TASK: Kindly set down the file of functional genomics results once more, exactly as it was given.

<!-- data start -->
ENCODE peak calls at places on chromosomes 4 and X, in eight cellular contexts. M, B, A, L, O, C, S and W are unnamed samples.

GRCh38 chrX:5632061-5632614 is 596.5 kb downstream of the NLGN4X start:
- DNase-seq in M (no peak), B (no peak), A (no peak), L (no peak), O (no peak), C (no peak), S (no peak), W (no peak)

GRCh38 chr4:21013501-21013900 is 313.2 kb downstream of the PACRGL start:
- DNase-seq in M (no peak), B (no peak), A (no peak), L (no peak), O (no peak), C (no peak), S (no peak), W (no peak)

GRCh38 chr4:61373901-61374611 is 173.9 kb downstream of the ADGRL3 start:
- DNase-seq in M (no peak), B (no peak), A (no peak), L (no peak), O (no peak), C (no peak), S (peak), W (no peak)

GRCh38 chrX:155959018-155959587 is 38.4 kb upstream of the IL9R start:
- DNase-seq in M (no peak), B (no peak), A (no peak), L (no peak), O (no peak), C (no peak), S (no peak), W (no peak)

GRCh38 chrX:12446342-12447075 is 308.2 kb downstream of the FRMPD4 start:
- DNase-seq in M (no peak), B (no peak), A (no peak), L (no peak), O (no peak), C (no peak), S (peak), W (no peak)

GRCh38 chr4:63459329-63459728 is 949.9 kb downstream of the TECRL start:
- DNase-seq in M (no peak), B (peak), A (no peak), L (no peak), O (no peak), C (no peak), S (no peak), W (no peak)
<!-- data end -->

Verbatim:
ENCODE peak calls at places on chromosomes 4 and X, in eight cellular contexts. M, B, A, L, O, C, S and W are unnamed samples.

GRCh38 chrX:5632061-5632614 is 596.5 kb downstream of the NLGN4X start:
- DNase-seq in M (no peak), B (no peak), A (no peak), L (no peak), O (no peak), C (no peak), S (no peak), W (no peak)

GRCh38 chr4:21013501-21013900 is 313.2 kb downstream of the PACRGL start:
- DNase-seq in M (no peak), B (no peak), A (no peak), L (no peak), O (no peak), C (no peak), S (no peak), W (no peak)

GRCh38 chr4:61373901-61374611 is 173.9 kb downstream of the ADGRL3 start:
- DNase-seq in M (no peak), B (no peak), A (no peak), L (no peak), O (no peak), C (no peak), S (peak), W (no peak)

GRCh38 chrX:155959018-155959587 is 38.4 kb upstream of the IL9R start:
- DNase-seq in M (no peak), B (no peak), A (no peak), L (no peak), O (no peak), C (no peak), S (no peak), W (no peak)

GRCh38 chrX:12446342-12447075 is 308.2 kb downstream of the FRMPD4 start:
- DNase-seq in M (no peak), B (no peak), A (no peak), L (no peak), O (no peak), C (no peak), S (peak), W (no peak)

GRCh38 chr4:63459329-63459728 is 949.9 kb downstream of the TECRL start:
- DNase-seq in M (no peak), B (peak), A (no peak), L (no peak), O (no peak), C (no peak), S (no peak), W (no peak)